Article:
Murder Trial In Alaska Focuses On Whether Pickup's DVD Distracted Driver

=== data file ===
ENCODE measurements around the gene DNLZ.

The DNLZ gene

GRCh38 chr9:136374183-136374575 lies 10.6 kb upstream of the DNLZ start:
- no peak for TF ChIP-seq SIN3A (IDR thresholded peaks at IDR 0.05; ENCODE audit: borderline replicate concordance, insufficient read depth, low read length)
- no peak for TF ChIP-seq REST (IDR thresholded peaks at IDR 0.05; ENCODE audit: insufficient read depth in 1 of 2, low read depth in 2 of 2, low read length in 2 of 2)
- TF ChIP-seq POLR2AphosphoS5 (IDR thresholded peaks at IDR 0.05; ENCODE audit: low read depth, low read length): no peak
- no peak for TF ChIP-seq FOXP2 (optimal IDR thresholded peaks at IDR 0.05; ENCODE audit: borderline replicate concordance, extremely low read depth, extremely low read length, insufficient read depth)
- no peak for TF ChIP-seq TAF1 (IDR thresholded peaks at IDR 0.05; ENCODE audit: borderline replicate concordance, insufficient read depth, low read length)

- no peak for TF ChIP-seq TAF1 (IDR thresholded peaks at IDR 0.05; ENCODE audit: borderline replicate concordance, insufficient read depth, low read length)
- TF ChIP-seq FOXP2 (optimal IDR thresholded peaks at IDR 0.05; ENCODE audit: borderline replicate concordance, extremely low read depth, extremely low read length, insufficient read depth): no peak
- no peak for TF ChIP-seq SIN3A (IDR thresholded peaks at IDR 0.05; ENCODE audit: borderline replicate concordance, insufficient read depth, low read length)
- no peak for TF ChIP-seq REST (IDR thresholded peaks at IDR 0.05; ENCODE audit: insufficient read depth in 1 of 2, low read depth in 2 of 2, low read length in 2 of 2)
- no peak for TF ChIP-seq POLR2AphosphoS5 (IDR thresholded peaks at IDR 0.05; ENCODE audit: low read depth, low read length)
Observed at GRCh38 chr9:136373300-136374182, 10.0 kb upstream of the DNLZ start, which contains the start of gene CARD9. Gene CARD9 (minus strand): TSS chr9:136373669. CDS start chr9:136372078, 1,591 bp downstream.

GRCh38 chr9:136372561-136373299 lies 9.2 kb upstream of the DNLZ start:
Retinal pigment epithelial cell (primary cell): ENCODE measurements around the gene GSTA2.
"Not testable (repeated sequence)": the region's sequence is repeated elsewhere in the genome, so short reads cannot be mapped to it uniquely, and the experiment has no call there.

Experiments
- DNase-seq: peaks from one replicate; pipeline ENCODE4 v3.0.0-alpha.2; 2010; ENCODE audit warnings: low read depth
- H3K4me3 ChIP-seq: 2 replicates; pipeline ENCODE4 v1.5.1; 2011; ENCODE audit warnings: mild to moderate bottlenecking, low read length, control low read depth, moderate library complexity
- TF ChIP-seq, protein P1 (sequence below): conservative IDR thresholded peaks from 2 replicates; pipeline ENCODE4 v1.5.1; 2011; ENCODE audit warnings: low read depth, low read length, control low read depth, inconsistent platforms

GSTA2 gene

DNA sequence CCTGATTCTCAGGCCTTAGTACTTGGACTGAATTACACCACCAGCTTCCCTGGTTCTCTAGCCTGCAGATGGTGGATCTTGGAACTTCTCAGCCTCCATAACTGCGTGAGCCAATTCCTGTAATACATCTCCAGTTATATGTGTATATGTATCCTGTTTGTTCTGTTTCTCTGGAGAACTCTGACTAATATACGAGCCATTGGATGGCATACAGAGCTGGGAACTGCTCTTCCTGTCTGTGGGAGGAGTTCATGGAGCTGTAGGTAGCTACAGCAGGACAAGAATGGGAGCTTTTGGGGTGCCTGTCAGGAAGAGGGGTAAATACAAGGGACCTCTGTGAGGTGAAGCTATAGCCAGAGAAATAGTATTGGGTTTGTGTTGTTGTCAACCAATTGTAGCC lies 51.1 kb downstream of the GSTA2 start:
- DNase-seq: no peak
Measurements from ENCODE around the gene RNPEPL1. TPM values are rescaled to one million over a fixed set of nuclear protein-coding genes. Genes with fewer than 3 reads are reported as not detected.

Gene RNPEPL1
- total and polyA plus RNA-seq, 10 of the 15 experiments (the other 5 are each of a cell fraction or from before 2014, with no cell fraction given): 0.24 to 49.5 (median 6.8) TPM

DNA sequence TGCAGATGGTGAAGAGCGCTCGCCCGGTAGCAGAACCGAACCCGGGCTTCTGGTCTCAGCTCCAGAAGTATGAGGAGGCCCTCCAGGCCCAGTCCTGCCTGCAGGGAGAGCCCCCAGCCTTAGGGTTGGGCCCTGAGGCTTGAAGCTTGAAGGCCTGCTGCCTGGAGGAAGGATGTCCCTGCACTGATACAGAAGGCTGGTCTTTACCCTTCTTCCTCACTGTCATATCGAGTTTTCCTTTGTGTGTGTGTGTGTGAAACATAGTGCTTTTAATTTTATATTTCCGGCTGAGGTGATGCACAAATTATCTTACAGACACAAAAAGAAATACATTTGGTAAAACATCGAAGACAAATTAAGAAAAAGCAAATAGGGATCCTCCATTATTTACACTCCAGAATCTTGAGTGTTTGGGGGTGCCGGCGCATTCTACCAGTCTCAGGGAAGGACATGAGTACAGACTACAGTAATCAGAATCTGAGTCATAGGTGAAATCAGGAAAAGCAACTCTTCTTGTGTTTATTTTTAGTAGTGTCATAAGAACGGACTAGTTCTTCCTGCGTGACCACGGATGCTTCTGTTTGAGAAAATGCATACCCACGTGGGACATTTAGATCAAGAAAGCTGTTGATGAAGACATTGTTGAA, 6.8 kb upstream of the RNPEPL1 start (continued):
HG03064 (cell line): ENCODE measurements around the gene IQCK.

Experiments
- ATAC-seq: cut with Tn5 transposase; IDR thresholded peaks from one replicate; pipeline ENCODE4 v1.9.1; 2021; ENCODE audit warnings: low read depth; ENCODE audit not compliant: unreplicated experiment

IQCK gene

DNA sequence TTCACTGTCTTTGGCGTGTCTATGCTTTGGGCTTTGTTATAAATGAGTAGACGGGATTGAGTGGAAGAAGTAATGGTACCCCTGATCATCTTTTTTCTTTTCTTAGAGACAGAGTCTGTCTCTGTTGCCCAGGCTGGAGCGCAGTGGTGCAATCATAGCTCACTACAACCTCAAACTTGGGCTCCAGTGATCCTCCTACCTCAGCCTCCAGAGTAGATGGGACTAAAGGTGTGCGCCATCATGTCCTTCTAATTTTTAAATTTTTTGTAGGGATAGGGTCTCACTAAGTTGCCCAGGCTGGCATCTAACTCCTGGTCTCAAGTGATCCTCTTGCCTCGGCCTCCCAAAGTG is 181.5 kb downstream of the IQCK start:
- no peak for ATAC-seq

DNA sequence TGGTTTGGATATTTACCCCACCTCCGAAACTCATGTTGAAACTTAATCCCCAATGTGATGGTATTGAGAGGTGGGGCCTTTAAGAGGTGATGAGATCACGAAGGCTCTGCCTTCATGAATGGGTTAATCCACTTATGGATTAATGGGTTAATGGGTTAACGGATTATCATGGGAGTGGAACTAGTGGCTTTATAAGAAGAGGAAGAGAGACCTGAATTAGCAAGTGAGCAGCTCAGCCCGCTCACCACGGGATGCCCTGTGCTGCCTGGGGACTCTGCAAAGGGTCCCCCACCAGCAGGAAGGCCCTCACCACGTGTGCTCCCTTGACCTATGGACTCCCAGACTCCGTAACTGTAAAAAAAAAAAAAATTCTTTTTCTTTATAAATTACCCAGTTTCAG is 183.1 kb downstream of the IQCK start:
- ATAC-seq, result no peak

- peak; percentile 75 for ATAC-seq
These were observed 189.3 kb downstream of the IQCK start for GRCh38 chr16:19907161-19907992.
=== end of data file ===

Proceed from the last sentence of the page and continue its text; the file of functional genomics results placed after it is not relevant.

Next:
When a pickup truck crossed the double yellow line along Seward Highway and killed two occupants of a Jeep Grand Cherokee, police initially thought the accident was a tragic mistake by a momentarily distracted driver, according to the Associated Press on July 26.Then they spotted the dashboard DVD player. In what may be the first trial of its kind in the nation, prosecutors have accused the pickup truck’s driver of second-degree murder for watching a movie instead of the road when he crashed head-on into the Jeep.The pickup’s driver denies using the DVD player on Oct. 12, 2002 and contends he was only listening to music from a compact disc, said his attorney.The pickup driver is accused of killing the husband and wife who were in the struck vehicle, of Anchorage, while on a three-hour drive between Kenai and Anchorage. In his truck was the equivalent of a home entertainment system — a DVD player, speakers and a Sony PlayStation 2.While no Alaska law prohibits operating a DVD player in view of a driver, the prosecutor said the facts warranted charging the driver under one of two theories: that he knew his conduct was substantially certain to cause death, or that he knowingly engaged in conduct showing extreme indifference to human life. Initial Alaska State Trooper reports said the driver was at fault when he took his eyes off the road to reach for a soda. Stein, though, will try to prove that the DVD player was on, apparently playing a movie.The trial, which got under way last week in Kenai Superior Court, may be the first of its kind in the nation, said Matthew Swantson, director of communications for the Consumer Electronics Association, a trade association. Installed as recommended, DVD players and TV screens are either visible only from the back seats or will not work unless the vehicle is in park. But owners can defeat the safety measures by installing the devices themselves, as the pickup driver allegedly did, according to prosecutors.